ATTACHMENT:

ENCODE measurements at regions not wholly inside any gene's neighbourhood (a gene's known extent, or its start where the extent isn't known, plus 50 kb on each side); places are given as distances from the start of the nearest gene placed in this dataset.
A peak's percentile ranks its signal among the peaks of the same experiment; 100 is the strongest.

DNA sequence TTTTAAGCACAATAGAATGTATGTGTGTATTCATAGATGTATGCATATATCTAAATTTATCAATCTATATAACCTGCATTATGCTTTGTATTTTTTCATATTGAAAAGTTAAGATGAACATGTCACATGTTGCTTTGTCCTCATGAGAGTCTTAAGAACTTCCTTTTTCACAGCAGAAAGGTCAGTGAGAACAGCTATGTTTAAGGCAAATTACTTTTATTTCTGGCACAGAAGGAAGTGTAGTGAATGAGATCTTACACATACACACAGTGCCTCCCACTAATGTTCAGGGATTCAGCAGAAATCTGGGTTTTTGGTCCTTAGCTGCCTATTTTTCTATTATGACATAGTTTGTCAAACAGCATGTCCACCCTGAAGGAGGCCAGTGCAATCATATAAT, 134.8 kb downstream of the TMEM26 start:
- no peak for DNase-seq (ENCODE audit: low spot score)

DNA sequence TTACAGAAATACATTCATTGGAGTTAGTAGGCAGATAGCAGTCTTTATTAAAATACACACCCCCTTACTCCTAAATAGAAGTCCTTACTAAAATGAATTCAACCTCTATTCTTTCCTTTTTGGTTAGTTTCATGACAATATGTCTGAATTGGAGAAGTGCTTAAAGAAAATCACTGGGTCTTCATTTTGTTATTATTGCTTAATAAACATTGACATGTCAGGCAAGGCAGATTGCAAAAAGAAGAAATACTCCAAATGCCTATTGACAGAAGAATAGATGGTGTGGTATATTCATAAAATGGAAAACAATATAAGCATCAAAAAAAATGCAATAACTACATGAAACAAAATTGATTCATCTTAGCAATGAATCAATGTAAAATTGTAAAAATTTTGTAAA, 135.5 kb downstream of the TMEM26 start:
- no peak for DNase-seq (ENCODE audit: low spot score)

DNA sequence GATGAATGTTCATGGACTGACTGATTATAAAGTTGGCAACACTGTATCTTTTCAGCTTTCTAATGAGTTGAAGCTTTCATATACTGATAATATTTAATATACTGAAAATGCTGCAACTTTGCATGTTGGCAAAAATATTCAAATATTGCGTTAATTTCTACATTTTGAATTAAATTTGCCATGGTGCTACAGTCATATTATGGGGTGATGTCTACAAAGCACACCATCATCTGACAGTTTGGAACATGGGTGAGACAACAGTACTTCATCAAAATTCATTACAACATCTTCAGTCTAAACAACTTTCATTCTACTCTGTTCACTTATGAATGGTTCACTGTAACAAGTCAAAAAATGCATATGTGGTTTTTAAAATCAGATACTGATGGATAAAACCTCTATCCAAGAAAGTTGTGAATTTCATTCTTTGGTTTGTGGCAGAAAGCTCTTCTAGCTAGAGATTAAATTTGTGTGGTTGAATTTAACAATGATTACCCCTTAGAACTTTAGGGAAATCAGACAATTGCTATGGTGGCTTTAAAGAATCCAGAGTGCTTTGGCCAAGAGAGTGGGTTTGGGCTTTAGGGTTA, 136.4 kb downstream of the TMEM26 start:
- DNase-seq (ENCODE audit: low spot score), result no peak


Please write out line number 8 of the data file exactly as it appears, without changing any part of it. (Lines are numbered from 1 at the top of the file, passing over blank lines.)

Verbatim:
- DNase-seq (ENCODE audit: low spot score), result no peak